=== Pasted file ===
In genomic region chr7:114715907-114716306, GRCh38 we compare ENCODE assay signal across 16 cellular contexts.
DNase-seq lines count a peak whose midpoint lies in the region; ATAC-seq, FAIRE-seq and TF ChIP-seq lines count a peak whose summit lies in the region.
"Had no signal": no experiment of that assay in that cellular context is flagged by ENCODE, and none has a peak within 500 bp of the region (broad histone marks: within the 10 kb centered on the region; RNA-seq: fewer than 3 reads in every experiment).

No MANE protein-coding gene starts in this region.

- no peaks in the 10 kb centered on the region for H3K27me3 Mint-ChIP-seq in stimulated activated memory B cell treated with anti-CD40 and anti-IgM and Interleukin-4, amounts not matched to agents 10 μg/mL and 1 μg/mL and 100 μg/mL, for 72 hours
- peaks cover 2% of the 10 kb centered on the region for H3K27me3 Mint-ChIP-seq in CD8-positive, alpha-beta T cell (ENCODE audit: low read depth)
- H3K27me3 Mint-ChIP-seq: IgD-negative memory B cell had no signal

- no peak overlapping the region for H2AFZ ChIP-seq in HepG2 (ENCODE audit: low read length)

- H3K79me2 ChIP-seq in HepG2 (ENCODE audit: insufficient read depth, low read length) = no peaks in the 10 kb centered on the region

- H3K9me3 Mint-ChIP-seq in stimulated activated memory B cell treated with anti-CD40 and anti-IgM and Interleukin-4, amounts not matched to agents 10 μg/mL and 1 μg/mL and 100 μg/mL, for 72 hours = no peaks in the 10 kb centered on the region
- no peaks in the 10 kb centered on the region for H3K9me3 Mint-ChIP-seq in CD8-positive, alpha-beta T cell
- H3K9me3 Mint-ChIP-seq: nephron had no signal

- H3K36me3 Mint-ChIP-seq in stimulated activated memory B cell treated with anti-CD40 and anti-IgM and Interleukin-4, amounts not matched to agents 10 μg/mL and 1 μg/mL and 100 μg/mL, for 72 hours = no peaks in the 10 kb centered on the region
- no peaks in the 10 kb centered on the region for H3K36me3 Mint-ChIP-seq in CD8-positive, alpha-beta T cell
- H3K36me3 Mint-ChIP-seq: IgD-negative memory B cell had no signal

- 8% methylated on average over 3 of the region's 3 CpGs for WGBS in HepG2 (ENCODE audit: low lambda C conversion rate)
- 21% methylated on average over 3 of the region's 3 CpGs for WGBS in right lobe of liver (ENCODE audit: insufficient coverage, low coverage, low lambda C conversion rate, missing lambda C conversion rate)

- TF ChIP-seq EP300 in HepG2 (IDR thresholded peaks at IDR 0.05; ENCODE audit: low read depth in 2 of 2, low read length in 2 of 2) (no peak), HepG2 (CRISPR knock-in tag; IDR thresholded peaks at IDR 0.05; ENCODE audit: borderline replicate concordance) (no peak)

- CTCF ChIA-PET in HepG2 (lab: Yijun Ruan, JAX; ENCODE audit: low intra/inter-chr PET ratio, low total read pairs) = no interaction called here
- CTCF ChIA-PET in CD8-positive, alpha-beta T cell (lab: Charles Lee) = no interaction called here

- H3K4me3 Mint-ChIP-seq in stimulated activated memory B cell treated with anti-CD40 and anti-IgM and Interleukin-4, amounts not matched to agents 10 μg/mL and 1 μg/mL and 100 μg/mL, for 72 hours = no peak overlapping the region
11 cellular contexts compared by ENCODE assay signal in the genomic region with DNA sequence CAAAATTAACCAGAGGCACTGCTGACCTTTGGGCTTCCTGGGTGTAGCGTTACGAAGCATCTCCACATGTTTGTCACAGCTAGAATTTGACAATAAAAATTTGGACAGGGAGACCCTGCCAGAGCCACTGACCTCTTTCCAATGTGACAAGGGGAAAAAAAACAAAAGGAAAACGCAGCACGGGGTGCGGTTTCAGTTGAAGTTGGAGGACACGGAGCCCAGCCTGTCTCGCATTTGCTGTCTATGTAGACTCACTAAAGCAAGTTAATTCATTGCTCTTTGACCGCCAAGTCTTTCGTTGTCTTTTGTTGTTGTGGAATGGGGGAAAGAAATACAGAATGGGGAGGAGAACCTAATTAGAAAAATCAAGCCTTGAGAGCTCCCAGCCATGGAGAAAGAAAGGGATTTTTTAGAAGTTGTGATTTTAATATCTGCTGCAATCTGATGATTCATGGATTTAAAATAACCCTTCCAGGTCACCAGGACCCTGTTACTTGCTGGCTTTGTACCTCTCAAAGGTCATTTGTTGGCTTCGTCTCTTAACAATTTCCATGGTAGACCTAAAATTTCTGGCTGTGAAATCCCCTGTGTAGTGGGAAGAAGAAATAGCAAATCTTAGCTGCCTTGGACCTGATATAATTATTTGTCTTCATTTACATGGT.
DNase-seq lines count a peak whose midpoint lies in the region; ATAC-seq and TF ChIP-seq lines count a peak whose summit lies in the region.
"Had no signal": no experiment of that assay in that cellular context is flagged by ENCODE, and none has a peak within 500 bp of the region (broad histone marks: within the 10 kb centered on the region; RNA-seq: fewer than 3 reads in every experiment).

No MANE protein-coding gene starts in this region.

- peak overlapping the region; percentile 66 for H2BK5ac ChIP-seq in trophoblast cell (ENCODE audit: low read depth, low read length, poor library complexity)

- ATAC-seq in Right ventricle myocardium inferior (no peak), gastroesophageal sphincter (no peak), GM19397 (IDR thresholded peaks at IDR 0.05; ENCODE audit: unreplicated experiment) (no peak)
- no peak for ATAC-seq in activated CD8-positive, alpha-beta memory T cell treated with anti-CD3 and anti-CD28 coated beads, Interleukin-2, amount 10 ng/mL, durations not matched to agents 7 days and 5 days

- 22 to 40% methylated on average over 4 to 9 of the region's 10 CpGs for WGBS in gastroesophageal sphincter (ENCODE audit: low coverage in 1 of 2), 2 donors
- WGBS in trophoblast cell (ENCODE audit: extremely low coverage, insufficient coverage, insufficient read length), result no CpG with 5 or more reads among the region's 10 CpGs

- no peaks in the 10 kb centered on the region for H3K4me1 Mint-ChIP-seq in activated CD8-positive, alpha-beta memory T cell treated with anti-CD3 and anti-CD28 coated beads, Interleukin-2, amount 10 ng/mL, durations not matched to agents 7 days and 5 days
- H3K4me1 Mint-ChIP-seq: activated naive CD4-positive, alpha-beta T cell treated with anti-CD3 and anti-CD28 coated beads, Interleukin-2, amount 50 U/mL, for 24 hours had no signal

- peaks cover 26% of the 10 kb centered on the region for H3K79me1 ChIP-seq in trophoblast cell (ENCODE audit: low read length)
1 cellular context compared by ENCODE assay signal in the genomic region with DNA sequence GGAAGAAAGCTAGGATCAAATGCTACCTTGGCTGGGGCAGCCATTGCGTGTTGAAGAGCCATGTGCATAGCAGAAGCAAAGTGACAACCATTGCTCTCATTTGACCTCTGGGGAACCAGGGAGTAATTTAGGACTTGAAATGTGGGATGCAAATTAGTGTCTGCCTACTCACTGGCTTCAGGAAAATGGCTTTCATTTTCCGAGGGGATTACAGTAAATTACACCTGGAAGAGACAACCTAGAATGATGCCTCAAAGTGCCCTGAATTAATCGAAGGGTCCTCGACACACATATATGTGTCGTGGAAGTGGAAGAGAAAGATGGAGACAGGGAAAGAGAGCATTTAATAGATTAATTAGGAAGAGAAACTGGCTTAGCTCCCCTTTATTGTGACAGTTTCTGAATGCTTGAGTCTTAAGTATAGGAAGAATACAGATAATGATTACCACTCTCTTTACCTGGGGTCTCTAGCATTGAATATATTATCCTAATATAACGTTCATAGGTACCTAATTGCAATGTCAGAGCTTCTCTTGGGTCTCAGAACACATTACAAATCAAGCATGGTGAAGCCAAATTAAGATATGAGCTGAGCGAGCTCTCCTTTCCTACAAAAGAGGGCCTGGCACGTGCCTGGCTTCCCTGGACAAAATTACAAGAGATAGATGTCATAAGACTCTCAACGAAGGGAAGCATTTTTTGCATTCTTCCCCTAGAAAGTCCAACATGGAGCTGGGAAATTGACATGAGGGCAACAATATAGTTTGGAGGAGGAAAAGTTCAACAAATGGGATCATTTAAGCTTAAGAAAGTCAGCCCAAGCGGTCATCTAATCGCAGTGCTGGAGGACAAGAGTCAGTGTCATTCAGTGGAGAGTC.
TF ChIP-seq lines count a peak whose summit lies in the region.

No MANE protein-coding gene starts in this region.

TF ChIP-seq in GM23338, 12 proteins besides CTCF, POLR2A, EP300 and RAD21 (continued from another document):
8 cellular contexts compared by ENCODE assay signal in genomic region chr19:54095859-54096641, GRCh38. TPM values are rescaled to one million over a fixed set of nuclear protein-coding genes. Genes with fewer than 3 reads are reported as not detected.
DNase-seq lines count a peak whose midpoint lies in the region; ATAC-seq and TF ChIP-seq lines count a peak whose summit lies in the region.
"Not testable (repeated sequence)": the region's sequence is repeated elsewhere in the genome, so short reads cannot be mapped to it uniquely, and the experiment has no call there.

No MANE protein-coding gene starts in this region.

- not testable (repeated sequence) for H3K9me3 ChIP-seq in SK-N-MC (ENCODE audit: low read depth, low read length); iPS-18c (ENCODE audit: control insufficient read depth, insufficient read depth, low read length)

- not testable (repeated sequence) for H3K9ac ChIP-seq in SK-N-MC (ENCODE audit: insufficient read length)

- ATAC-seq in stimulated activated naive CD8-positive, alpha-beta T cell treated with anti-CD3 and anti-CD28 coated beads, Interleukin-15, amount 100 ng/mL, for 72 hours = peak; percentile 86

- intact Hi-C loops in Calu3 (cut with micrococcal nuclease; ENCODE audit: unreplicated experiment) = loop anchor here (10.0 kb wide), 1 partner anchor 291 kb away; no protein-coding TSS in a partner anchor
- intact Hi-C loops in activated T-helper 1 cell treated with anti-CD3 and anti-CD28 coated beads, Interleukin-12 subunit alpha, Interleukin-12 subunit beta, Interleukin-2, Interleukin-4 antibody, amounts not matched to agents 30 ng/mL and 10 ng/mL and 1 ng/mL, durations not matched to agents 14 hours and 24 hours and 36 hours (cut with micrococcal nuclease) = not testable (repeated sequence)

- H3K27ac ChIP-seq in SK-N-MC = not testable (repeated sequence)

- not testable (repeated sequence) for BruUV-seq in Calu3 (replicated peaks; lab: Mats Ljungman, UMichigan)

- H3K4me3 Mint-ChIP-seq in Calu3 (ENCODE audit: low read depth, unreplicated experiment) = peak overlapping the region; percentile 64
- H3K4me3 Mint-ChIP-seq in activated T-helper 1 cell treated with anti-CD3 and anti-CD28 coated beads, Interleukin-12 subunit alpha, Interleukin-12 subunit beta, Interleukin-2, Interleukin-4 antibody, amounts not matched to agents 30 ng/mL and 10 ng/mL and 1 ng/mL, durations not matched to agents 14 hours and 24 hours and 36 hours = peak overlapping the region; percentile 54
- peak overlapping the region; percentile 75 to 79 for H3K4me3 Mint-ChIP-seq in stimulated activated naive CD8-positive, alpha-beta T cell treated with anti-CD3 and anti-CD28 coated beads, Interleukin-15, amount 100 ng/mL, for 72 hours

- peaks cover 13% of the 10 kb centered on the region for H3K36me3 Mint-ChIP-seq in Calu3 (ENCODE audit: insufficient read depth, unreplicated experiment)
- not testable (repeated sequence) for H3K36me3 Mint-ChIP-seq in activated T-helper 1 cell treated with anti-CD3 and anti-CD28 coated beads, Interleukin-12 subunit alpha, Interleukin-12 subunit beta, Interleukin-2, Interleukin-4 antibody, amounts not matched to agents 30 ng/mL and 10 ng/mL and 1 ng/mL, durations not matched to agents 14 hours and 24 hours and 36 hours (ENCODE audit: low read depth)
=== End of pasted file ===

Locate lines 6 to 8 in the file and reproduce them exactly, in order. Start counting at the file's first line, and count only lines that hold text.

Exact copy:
- peaks cover 2% of the 10 kb centered on the region for H3K27me3 Mint-ChIP-seq in CD8-positive, alpha-beta T cell (ENCODE audit: low read depth)
- H3K27me3 Mint-ChIP-seq: IgD-negative memory B cell had no signal

- no peak overlapping the region for H2AFZ ChIP-seq in HepG2 (ENCODE audit: low read length)